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Eversource and officials with UNH and the town of Durham say they’re planning a microgrid in that college town that bring all the benefits that such grids can bring, including resiliency, shaving of peak energy costs and cleaner power.

Unlike a similar announcement that I wrote about for the town of Westmoreland, however, this one has no details. The press release for the Oyster River Clean Innovation Project says it’s still in the “planning and development stage” and that’s about it.

Microgrids and other non-wires-alternatives are wicked complicated, both technically and legally, so it’s not unreasonable to take a long time to work out the wrinkles. For example, consider this story about a well-advanced microgrid project in San Diego that has suddenly run afoul of ownership issues.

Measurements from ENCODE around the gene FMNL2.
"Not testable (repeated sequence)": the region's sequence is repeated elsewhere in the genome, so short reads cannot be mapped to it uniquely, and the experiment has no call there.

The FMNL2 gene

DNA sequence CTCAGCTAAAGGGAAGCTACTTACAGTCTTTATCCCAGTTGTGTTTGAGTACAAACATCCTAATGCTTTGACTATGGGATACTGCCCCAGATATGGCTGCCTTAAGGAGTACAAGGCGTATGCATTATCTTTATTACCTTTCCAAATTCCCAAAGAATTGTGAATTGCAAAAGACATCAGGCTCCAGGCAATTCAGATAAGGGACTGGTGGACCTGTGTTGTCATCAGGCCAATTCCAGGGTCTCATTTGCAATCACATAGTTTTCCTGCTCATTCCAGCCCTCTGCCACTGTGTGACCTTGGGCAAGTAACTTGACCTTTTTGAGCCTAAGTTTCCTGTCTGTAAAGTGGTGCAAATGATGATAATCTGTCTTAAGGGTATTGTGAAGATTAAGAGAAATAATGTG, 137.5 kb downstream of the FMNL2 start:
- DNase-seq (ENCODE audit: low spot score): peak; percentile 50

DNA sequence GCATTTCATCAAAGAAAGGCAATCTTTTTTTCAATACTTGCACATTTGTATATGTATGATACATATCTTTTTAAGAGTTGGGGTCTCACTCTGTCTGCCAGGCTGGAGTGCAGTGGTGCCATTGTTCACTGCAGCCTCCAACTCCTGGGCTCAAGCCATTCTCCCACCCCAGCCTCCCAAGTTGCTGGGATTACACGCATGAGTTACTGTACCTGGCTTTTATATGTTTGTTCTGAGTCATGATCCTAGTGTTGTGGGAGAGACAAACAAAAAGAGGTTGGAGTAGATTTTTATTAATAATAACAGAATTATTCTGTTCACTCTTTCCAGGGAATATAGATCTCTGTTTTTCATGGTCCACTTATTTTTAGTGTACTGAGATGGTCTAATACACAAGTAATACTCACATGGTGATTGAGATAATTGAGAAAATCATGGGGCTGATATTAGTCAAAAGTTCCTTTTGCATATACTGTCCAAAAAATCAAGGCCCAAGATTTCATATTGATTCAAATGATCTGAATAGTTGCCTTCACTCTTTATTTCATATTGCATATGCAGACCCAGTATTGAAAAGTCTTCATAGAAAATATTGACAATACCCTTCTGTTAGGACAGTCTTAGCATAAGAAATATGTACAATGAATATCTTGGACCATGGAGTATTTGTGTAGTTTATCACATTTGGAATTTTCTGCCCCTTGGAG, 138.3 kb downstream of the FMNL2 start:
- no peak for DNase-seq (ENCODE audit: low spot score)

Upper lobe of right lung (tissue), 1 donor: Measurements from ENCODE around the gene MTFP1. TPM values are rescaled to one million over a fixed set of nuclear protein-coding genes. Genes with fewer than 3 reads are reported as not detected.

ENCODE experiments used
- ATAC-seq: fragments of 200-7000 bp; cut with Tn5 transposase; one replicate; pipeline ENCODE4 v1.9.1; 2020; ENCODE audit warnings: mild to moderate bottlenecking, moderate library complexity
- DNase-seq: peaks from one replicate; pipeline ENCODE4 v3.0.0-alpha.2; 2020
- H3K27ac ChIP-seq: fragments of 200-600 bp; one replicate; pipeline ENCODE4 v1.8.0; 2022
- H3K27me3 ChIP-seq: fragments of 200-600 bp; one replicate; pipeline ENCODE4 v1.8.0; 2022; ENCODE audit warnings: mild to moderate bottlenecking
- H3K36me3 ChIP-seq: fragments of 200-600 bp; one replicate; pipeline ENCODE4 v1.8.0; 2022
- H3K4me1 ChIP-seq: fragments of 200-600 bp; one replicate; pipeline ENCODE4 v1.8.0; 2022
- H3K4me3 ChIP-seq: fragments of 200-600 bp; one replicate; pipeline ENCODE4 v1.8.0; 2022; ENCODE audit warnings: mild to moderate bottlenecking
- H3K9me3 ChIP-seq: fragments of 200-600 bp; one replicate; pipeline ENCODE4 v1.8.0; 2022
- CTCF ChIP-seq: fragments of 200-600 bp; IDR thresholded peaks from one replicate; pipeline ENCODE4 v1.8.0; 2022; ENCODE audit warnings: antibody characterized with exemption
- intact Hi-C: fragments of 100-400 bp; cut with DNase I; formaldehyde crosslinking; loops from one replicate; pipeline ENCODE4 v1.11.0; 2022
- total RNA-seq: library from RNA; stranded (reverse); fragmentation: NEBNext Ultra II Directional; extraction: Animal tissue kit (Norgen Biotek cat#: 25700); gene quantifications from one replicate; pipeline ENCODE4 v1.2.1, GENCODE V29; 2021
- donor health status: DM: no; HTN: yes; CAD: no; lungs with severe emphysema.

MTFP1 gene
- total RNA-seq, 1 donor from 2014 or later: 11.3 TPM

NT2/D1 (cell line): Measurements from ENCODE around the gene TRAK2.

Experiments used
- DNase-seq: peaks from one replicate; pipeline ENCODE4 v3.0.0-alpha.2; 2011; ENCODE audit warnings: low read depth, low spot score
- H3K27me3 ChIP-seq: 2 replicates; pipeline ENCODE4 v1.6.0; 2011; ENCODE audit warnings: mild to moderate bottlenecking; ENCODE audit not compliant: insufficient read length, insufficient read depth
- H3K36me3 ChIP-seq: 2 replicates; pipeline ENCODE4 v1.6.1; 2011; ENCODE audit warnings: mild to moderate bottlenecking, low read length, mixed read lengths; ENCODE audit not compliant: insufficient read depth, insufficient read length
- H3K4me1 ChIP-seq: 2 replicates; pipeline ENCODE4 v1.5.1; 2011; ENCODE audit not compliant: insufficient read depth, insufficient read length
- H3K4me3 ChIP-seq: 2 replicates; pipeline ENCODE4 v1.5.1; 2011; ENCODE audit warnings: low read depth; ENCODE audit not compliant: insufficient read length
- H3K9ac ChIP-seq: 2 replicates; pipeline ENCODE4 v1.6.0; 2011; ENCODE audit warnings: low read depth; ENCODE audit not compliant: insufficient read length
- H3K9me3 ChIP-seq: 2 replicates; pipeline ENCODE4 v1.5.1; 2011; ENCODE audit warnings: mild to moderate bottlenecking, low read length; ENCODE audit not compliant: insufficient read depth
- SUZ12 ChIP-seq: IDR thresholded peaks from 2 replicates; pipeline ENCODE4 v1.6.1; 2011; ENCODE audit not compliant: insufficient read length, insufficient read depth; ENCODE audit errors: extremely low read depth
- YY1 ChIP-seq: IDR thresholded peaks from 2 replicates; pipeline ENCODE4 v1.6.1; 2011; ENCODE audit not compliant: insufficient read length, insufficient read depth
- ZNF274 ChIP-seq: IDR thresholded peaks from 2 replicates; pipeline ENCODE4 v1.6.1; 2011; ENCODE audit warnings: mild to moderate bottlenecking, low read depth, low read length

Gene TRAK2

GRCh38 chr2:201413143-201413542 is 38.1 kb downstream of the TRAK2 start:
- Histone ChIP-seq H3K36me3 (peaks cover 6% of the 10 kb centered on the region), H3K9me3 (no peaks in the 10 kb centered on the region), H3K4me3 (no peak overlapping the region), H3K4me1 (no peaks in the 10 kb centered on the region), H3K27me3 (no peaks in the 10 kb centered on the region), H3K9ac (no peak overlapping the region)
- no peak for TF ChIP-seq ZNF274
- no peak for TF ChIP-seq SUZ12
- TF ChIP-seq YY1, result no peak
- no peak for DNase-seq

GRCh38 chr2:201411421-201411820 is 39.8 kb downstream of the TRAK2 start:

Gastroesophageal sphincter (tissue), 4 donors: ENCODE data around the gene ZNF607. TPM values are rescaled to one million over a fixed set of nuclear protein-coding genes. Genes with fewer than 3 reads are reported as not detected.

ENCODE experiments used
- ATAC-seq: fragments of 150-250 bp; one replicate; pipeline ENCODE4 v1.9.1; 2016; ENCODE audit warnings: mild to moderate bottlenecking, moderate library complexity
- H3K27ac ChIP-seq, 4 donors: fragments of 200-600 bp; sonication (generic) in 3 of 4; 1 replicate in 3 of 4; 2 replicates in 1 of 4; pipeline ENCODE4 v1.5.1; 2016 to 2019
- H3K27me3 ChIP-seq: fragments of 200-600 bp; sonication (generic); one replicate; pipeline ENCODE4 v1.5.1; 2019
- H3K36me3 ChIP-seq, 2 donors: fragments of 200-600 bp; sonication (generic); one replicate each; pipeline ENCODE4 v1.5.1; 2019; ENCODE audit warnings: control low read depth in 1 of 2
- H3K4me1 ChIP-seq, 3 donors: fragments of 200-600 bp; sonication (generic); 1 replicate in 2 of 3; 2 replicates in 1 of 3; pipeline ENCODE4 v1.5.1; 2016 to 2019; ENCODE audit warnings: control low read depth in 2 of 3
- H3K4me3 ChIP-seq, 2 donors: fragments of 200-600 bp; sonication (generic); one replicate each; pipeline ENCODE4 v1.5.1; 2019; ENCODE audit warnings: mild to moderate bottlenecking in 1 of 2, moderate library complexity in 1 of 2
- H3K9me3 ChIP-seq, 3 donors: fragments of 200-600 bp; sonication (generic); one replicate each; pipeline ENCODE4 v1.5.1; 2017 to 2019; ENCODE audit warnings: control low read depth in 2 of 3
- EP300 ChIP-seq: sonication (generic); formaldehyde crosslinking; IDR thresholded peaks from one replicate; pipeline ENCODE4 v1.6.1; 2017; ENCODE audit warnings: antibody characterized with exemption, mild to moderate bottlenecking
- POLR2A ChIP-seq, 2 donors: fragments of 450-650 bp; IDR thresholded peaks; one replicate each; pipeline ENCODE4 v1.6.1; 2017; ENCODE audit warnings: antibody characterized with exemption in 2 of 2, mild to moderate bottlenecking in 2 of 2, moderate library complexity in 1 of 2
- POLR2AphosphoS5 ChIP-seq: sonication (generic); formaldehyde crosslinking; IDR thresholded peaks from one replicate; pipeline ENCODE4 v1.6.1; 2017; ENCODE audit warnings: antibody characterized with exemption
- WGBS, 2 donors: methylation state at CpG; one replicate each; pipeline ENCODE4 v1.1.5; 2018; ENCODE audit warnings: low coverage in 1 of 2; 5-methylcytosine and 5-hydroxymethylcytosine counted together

Eversource is putting portions of these two projects in its rate case before the Public Utilities Commission, its overall request for the amount of money it can make selling electricity over the next year or so. PUC Consumer Advocate Don Kreis wondered on Twitter if these cool and useful projects are “glitter bombs” (his excellent term), designed at least partly to make the utility’s request easier to swallow once it gets filed. (UPDATE: He just wrote a column about this – check it out!)

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